Although we are remote, we will be ensuring hands-on learning by delivering nourishing groceries, kitchen equipment, PPE, and fitness equipment right to our students’ homes. This will allow us to continue engagement with hundreds of youth across the region while helping families meet their needs.
While you’ll miss some great food and wine, you still have a chance to support a great organization. Visit the DFA website to help support their mission.
Tickets are non-refundable and available on a first-come, first-served basis. Should COVID concerns cause a shut-down or safety issues, we may reschedule for a later date. As always, we will do our best to accommodate all allergies and dietary restrictions, but we ask that you email us after booking so we have advance notice.
Friends, Guests, and Hopeful Denizens of the Selden Patio,
After 94 days, our doors will open again on June 18. Like many of you, many of us are eager to return to restaurants and to see familiar faces. And also like many of you, many of us want to experience the world as safely as possible.
Think of it like Truman Capote’s “Black and White Ball,” and expect everyone to be donning masks in one form or another. Just don’t be Andy Warhol and refuse to wear one altogether.
Wearing masks is one of the rules. There are others. Fortunately, the State has advised we post them for everyone’s convenience and reading pleasure:
In addition to wearing masks, the Selden team will be using other new protocols to ensure your safety – and theirs.
Other changes have less to do with safety and everything to do with ensuring you’ll have as good a time as you would have had at Capote’s Masquerade Ball: We’ve made some small touch ups to our dining room. And we’ve added some capacity for preparing food on our wood grill. Lastly, while our plates are still perfectly shareable, we’re adjusting portion sizes and the menu design so that it’s easier for diners to order a meal with courses of individual plates.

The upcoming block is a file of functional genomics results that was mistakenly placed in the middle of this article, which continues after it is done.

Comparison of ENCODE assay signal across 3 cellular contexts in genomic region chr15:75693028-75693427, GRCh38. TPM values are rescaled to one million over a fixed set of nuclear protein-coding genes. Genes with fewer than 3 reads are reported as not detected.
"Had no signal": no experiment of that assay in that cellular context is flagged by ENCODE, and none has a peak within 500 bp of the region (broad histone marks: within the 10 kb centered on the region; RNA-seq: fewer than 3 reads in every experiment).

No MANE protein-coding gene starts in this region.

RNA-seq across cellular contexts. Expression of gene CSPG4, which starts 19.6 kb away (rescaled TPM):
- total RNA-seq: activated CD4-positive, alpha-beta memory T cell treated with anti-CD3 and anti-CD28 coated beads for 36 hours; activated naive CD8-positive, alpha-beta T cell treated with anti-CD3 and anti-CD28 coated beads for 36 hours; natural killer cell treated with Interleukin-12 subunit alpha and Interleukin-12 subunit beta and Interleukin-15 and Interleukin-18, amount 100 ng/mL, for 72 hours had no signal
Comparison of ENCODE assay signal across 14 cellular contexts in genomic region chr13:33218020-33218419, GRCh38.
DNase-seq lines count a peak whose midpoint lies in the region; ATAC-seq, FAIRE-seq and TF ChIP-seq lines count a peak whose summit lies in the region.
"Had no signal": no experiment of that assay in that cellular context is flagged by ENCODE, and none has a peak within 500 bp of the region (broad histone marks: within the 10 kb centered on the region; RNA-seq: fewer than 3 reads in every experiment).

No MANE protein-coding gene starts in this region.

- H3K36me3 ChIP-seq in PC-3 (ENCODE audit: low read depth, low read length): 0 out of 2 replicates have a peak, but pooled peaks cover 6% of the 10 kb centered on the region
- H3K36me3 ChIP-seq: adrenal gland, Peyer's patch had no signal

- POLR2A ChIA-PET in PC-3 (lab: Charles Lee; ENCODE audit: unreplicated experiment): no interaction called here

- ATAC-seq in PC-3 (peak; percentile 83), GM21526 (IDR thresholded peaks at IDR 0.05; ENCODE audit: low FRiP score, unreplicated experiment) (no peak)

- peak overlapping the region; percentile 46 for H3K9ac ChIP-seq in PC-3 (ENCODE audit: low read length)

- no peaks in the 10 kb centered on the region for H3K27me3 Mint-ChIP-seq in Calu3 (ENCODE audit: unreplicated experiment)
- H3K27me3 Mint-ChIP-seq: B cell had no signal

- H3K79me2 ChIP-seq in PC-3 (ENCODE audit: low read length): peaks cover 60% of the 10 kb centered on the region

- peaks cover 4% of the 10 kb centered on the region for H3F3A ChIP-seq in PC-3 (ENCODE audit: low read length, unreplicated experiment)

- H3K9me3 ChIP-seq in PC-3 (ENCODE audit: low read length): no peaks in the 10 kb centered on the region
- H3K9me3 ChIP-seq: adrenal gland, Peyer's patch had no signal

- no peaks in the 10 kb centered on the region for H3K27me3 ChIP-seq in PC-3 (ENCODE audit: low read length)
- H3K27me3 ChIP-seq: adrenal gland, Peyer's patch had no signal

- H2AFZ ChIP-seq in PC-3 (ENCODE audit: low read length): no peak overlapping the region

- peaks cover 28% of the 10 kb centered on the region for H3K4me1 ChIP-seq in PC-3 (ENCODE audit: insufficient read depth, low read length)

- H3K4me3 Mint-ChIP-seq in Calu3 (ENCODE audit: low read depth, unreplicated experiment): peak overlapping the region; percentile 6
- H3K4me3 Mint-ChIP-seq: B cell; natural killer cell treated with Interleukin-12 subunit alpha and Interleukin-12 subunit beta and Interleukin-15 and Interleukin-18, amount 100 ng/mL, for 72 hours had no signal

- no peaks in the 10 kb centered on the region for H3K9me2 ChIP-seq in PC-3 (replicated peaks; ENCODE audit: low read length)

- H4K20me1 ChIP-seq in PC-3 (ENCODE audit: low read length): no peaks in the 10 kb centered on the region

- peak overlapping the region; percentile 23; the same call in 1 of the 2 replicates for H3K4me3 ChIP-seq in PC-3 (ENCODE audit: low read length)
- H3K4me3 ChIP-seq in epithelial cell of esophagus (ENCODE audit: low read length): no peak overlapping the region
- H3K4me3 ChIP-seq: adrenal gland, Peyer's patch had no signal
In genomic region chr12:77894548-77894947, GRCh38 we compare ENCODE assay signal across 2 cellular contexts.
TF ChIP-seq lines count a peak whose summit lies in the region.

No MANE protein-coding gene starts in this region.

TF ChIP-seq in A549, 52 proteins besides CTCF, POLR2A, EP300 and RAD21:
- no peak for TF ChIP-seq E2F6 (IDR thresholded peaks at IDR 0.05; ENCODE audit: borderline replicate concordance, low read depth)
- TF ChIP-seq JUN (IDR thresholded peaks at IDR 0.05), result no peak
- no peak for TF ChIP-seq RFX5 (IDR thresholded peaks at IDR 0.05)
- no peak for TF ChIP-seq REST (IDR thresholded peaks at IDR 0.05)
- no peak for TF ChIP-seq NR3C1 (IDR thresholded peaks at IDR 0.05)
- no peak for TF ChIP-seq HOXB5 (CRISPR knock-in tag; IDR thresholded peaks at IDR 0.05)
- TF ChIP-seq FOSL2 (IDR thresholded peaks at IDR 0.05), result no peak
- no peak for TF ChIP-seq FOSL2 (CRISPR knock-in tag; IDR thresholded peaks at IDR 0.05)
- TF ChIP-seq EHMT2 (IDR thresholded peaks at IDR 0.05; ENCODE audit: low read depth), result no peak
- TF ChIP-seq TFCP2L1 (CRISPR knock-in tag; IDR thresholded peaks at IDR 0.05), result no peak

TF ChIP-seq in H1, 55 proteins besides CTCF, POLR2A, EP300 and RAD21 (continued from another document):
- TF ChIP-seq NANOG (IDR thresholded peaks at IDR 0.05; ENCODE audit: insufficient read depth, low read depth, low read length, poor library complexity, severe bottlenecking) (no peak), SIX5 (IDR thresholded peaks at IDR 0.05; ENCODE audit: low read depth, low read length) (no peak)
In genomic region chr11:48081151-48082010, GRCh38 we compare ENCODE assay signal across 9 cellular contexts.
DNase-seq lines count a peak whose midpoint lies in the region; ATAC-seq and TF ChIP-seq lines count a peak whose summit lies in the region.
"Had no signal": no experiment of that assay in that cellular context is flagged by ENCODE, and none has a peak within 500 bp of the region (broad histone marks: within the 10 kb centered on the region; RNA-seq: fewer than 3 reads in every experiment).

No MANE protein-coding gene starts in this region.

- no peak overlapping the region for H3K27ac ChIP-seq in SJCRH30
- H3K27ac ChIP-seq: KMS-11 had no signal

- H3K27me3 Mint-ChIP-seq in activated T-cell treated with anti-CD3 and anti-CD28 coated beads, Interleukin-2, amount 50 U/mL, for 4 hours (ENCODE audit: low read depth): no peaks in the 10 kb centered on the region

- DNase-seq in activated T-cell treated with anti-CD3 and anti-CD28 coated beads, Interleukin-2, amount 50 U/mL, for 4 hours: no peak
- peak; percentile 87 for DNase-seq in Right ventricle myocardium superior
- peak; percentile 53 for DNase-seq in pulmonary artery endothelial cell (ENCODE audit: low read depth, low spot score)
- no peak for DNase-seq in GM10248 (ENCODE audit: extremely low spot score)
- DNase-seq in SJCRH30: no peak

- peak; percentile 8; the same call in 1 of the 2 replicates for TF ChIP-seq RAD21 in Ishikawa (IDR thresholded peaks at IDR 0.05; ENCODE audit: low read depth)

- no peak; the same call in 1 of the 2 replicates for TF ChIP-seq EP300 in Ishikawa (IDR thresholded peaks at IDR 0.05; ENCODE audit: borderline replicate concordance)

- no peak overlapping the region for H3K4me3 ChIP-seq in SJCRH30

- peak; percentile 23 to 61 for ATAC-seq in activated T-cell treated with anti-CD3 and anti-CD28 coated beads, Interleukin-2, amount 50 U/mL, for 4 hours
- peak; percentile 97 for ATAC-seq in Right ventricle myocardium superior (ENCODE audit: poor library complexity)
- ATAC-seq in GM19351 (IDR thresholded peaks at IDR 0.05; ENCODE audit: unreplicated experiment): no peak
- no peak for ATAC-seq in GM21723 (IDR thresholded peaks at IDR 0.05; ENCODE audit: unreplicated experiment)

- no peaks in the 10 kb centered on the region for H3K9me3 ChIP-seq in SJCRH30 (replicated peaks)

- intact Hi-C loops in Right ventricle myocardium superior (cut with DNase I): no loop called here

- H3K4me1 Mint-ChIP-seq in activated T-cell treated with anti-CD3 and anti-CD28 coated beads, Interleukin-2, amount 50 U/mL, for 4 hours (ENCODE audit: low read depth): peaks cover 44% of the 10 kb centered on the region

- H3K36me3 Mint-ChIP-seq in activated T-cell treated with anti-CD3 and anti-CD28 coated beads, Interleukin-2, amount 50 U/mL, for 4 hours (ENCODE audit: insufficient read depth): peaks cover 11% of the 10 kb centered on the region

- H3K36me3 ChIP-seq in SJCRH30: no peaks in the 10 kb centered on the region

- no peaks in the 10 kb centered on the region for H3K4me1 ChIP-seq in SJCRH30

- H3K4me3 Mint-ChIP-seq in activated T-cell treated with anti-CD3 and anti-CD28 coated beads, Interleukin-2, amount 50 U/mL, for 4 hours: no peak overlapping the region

And for those guests at high risk who are unable to join us in our dining room, we’ll be launching online carryout ordering soon.
As has been widely reported, the COVID-19 pandemic has been difficult on the restaurant industry. That’s certainly true.
But it’s important to note that at 50% capacity, we couldn’t invite our entire staff back. Some restaurants are unable to re-open at all, and their staffs are without work. We were fortunate to be able to continue medical benefits for April, May, and June, but most hospitality workers have lost them if they ever even had them.
Some of our staff has lost family to COVID, and others must stay home to care for immunocompromised family, now unable to work in a public setting. Chances are good that some reading this are in a similar position.
We’re very much excited to see you again, but these few months have been a rather stark reminder that we’re quite privileged to be able to entertain our guests. So we hope you’ll join us – but if you have friends who work in restaurants or you frequent other restaurants, we hope you’ll offer them your support as well.
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In short, while we’ve learned that the SARS-CoV-2 virus is a bit like the masquerade ball guest who is going to overstay their welcome well past sunrise, it’s not a guest that need keep us from enjoying one another’s company responsibly.
We promise to do our best to maintain a safe dining room and to serve delicious food and drink. Likewise, please respect the rules. Capote and Warhol might have wanted a raucous party, but we’ll settle for a lovely (and safe) dinner with friends.
Thanks for your help, your trust, and your support. Cheers!
On one hand, the throes of a global pandemic is a strange time to focus on awards.
On the other, what better time to celebrate happy moments? And we’ve got a big one to share: Pastry Chef Lena Sareini has just been featured in the Food & Wine annual Best New Chefs issue alongside some other great national talent.
From article: ‘I know a lot of times when people go out for dessert, it’s just an indulgence,” she says. Some might take just one or two bites before being overwhelmed with sugar. “I want to see empty plates come back.” To do this, Sareini, the pastry chef at Detroit’s Selden Standard, works savory elements—often unexpected ones—into each of her recipes.
If you’d like to take up Lena’s clean plate challenge, you can make (and eat) her Labneh Panna Cotta.
Anyhow, it’s hard for us to think of Lena as “new” since she’ll have been a part of our family for five years at the end of May, but it’s not hard for us to think of her as the best because, well, she is. Congrats to a great pastry chef and an even better person on another well-earned honor. Cheers (from six feet away) to Lena!